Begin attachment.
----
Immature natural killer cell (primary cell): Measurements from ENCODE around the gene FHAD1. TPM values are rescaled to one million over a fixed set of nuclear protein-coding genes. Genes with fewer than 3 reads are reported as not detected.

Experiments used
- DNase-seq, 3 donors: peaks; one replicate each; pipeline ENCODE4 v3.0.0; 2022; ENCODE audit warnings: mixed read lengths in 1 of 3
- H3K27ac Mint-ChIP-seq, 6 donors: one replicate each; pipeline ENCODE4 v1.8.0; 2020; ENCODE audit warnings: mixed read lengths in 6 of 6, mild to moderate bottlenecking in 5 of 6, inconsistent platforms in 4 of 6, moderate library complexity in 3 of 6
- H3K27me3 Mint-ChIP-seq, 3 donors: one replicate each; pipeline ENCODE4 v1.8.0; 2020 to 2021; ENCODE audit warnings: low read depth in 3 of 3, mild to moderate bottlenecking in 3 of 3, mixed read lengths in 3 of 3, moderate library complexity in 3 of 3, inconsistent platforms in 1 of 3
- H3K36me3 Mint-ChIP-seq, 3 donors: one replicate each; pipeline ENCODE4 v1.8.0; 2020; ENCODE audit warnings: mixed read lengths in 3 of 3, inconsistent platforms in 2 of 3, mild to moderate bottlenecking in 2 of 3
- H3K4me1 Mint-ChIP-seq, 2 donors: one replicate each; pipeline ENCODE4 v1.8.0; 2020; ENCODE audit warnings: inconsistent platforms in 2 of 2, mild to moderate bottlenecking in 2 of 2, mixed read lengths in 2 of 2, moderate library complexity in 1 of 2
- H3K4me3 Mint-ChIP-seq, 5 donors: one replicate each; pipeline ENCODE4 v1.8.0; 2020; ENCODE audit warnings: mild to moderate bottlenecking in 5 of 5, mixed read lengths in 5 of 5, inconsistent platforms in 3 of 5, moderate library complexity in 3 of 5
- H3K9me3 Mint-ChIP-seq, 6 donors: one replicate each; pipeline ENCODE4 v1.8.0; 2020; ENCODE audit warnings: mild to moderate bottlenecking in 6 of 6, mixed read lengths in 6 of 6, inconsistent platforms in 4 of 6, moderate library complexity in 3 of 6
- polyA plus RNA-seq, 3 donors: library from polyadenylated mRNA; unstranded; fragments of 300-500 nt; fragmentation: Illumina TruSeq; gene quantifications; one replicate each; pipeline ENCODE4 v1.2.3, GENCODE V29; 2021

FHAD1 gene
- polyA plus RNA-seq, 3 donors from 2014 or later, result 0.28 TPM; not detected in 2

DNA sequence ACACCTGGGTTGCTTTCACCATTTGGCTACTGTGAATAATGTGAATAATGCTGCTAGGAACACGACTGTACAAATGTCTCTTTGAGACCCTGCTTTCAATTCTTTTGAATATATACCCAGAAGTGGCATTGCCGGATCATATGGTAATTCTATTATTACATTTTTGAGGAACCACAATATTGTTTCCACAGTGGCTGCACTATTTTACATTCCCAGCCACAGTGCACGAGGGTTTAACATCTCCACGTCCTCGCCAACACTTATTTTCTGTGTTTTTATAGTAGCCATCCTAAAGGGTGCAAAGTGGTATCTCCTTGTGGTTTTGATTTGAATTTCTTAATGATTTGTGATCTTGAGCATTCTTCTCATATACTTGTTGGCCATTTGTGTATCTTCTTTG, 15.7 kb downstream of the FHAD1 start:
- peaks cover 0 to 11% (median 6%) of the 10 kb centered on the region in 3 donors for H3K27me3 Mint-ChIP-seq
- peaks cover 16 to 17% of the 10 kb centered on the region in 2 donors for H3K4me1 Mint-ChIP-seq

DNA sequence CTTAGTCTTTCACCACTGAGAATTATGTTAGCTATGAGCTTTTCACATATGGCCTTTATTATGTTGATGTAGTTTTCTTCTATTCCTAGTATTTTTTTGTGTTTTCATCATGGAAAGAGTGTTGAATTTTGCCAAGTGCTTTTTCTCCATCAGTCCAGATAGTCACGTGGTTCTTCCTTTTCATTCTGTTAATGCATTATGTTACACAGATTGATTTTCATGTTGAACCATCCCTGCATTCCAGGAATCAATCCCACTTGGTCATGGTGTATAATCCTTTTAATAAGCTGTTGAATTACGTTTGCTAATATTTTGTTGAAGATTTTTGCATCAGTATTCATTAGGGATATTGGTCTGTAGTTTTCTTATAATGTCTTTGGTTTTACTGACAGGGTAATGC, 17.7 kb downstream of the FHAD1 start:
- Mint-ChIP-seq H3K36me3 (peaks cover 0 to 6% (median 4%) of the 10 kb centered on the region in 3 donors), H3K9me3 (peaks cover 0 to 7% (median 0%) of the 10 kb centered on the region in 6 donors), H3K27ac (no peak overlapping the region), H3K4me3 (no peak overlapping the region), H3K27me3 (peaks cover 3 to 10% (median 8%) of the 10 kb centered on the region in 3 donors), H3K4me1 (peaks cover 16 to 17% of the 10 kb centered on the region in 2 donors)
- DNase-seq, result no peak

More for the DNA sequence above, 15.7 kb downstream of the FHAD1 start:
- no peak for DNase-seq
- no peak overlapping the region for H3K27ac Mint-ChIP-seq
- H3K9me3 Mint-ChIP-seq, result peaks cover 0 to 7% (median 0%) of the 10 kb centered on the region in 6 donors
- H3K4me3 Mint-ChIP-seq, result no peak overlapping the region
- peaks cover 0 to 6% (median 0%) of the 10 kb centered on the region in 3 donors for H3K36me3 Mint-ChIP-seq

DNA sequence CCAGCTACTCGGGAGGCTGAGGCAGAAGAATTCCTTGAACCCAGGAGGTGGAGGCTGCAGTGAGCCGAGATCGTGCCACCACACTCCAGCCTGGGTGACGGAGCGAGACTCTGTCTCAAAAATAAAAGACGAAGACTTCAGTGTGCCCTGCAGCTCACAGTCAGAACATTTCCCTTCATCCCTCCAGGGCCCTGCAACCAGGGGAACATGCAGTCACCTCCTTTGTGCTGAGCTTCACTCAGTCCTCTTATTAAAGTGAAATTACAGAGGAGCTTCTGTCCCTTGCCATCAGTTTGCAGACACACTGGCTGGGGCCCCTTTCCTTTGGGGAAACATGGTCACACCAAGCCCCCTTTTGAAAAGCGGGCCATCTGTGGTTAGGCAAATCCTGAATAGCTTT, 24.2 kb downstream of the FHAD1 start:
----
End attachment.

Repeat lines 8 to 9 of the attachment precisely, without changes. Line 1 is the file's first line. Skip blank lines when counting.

- H3K4me3 Mint-ChIP-seq, 5 donors: one replicate each; pipeline ENCODE4 v1.8.0; 2020; ENCODE audit warnings: mild to moderate bottlenecking in 5 of 5, mixed read lengths in 5 of 5, inconsistent platforms in 3 of 5, moderate library complexity in 3 of 5
- H3K9me3 Mint-ChIP-seq, 6 donors: one replicate each; pipeline ENCODE4 v1.8.0; 2020; ENCODE audit warnings: mild to moderate bottlenecking in 6 of 6, mixed read lengths in 6 of 6, inconsistent platforms in 4 of 6, moderate library complexity in 3 of 6